An NFL tight end … a man among boys … the next Lebron.
These are just some of the praises attributed to Duke’s 18-year-old freshman phenom Zion Williamson. Standing 6’7 and weighing in at 284 pounds, Zion would be the 2nd-heaviest player in the NBA right now behind 290-pound 7-footer Boban Marjanovic.
With a size advantage on most pros, college kids have no chance of muscling up the freakishly strong Blue Devil. It is easy to forget Zion is 100 pounds heavier than his peers when watching him do things like this:
— kerve-hiphopmix (@Hiphopmix2) January 6, 2019
Scouting reports on Zion range from NBA bust to yes … the next Lebron. Williamson is head-and-shoulders (literally) above the talent of the NCAA, but will his skills and playing style translate to the pro game? That is a question for the NBA scouts.
My goal is to feed you some statistics (plus a highlight or two) to illustrate how Zion Williamson is doing things on a college basketball court that the world has never seen before.
Zion Williamson’s Play Style
Because he is so much bigger than the players guarding him, Zion often utilizes what I call the “bully” approach to basketball. Bullying on the court consists of throwing your weight around, running through people instead of around them, and making opponents scared off getting in your path when you have a head of steam.
This sounds a lot like how *cough* Lebron plays. I hesitate to draw that comparison because no one knows if Zion will be able to bully NBA players on the court like Lebron has made a living doing. Most agree that Zion is the type of college player that Lebron likely would have been, and I concur.
In my mind, Zion plays a bit like a Shaq-Carmelo hybrid, with the flair of a Paul George. Of course, these are all elite players. I could have just as accurately stated that Zion plays like a Big Baby Davis-Derrick Favors-Lance Stephenson hybrid with some Marcus Smart physicality thrown in.
Ranking Zion Williamson’s College Stats
Before you look at these numbers, keep in mind that Williamson is an 18-year-old freshman. Here are the prospect’s 2018-19 stats at Duke.
Absolutely incredible, with one exception – his long-range shooting.
This is my fear about taking Zion first overall if I was a GM. You’ll fill up seats but what are you getting long term? #zionwilliamson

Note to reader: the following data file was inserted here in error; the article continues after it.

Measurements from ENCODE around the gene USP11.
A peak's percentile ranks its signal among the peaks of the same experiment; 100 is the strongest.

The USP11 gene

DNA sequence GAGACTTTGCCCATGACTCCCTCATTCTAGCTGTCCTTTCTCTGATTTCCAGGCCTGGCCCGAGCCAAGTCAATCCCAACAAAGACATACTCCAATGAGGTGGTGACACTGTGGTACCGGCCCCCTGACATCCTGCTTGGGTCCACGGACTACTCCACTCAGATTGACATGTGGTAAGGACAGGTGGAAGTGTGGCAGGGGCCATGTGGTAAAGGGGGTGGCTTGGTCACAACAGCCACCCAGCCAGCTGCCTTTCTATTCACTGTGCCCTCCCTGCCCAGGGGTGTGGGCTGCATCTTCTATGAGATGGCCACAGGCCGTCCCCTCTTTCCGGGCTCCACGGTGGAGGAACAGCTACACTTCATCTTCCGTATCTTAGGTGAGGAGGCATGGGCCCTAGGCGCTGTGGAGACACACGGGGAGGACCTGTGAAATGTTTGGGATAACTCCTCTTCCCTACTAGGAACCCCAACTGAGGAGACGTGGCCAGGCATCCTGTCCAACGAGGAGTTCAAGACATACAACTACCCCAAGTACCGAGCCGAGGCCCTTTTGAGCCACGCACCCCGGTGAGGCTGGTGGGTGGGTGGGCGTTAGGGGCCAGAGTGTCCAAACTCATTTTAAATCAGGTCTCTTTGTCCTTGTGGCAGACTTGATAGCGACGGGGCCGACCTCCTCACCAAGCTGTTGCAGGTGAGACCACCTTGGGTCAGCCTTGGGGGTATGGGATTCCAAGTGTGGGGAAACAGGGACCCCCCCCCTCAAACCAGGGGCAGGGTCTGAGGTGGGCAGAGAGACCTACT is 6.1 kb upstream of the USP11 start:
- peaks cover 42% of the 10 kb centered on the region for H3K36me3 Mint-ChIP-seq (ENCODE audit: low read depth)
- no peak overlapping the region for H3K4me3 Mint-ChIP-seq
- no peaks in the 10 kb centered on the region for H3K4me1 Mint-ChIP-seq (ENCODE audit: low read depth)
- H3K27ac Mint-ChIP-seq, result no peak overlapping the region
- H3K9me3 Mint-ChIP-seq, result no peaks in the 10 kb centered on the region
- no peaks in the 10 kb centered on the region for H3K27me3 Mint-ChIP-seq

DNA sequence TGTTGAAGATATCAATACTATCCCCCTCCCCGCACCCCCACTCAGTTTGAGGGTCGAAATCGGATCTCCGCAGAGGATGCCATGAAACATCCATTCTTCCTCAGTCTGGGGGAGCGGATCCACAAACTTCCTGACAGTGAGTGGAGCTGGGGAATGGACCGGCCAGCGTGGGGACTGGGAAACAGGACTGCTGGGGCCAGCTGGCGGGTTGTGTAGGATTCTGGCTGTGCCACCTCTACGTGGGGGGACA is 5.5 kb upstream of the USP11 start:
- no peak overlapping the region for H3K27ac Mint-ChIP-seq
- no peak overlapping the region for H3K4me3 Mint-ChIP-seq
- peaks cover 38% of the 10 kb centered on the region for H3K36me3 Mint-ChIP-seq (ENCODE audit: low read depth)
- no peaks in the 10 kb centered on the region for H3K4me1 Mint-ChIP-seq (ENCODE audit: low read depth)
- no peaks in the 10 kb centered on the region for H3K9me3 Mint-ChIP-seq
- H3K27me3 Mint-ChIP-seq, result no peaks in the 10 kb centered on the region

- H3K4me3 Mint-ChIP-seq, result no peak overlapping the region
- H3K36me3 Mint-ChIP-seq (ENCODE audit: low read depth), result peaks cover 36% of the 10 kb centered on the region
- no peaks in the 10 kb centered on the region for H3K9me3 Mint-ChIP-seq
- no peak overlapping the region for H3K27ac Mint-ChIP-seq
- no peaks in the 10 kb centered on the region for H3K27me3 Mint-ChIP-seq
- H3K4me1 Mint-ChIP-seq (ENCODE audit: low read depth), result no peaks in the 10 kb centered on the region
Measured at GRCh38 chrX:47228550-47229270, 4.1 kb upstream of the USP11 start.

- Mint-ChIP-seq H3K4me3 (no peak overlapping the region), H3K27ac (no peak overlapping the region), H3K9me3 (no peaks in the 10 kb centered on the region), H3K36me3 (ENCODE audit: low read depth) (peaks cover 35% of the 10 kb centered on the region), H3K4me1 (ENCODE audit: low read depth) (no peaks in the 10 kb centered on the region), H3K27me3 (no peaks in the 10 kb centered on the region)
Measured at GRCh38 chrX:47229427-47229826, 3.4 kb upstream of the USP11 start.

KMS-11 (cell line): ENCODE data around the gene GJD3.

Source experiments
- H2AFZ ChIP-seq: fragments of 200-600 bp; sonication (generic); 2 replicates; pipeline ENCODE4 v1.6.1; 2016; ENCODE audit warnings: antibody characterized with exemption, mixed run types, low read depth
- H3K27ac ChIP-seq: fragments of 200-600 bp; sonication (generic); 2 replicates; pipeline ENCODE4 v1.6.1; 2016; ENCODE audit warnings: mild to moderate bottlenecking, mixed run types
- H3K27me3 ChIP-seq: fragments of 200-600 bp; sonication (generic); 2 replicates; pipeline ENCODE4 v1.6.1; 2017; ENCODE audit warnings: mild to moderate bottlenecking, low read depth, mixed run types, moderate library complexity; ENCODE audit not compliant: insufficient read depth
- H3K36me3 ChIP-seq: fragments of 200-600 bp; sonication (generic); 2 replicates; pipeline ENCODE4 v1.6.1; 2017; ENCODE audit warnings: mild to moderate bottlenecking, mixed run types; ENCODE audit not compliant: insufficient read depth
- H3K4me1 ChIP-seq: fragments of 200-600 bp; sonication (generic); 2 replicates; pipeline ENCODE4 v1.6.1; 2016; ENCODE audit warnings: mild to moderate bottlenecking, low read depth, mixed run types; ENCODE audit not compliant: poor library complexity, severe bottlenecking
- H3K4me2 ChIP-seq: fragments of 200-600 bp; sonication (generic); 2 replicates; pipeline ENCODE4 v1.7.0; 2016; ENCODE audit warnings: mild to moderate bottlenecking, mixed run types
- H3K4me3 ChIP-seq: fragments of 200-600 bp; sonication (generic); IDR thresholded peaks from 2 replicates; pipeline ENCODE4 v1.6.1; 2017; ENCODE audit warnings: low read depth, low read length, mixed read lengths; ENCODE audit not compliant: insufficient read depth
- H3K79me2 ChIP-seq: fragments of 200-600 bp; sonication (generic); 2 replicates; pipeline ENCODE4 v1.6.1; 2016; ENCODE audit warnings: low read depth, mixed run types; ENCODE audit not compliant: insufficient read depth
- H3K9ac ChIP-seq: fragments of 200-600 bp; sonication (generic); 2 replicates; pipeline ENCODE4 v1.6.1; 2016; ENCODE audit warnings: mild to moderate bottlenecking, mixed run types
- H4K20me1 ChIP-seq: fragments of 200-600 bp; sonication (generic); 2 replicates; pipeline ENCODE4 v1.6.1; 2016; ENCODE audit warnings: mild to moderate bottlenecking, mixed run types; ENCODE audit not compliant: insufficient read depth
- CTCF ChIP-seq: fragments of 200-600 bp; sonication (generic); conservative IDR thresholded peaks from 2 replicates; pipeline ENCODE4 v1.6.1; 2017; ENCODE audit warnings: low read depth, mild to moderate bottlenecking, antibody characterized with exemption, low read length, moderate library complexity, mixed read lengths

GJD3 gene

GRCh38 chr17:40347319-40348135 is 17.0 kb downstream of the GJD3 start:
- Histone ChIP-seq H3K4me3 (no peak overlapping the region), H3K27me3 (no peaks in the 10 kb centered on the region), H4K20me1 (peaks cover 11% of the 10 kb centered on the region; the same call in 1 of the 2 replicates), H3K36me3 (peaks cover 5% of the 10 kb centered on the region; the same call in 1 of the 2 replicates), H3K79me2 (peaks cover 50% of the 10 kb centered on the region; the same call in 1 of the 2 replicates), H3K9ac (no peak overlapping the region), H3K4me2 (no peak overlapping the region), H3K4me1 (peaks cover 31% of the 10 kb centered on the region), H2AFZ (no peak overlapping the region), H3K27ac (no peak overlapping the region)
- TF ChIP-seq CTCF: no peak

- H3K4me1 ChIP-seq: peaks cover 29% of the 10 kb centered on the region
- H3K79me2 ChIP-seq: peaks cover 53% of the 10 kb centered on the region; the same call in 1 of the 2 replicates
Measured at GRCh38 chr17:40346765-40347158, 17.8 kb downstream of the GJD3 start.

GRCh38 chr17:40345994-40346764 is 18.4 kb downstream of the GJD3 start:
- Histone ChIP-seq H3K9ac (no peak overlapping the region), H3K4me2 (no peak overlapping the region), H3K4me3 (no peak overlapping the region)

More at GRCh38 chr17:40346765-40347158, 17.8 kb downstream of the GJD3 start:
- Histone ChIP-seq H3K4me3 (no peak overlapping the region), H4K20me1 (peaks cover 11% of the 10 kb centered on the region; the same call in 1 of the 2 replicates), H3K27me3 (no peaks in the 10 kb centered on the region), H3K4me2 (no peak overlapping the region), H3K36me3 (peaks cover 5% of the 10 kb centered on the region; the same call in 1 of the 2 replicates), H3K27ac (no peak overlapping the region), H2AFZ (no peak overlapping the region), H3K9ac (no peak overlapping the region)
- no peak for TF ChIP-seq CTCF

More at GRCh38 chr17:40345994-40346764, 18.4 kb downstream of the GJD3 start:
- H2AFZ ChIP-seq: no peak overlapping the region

— ⛹🏽Julian ® ⚾️ 🏀 (@Just_Julian1) January 6, 2019
The young stud is shooting an astounding 66.4% from the field. Eliminate those dumb 3-point attempts and that FG% creeps up. Of all the D-1 players averaging 15-points per game this year, Zion has the 5th highest field goal percentage. Zion has the best field goal percentage of players averaging 20 points or more.
Scoring is not the only area in which Williamson contributes. He is 1 of just 6 players this season with at least 20 PPG and 9 RPG. Factor in his 2.2 assists per game, and Williamson becomes just 1 of 3 players with a line of 20-9-2 this season.
Also very active on defense, Williamson’s 2.1 steals per game create a unique statline of 20-9-2-2 that no other player this season is averaging. In fact, no player since the 2007-08 season has averaged that line. VMI’s Reggie Williams put up a phenomenal 27.8-9.7-3.9-2.2 that season en route to an undrafted, short, journeyman NBA career.
Where Zion Williamson Sets Himself Apart
Field goal percentage is what makes Zion’s statline unprecedented. With most of his looks coming from very close to the hoop, Williamson has an efficiency advantage over those who primarily shoot from the outside.
— Max Reichelscheimer (@maxxreichel) January 5, 2019
Since we have data back to 1992, Zion is 1 of just 3 players to average 20 PPG while shooting 66% or greater. Zion is 1 of 2 players to average 20 points on 66% shooting while also grabbing at least 9 boards per game (Villanova’s Michael Bradley did it in the 2000-01 season).
The difference – Bradley was a 6-10 center and banged in the post. Williamson can be seen handling the ball on the perimeter and, of course, getting the crowd on their feet with his 45-inch vertical on breakaway dunks.
There is not a player in our database that has averaged the same numbers as Zion in points, rebounds, field goal percentage, and steals for an entire season. To think he is doing this as a not-so-wide-eyed 18-year-old makes it even more impressive.
Even if we make the club more inclusive, Zion is the only freshman in our database to average 15 points, 60% shooting, 7 rebounds, and 1 steal per game.
So what? I’ll tell you what. Zion may not be the best NBA prospect in the nation, but he is the best college player in the nation. This fact alone makes Duke an extremely tough out in a tournament game. Do not bet against the Blue Devils as long as Zion is healthy.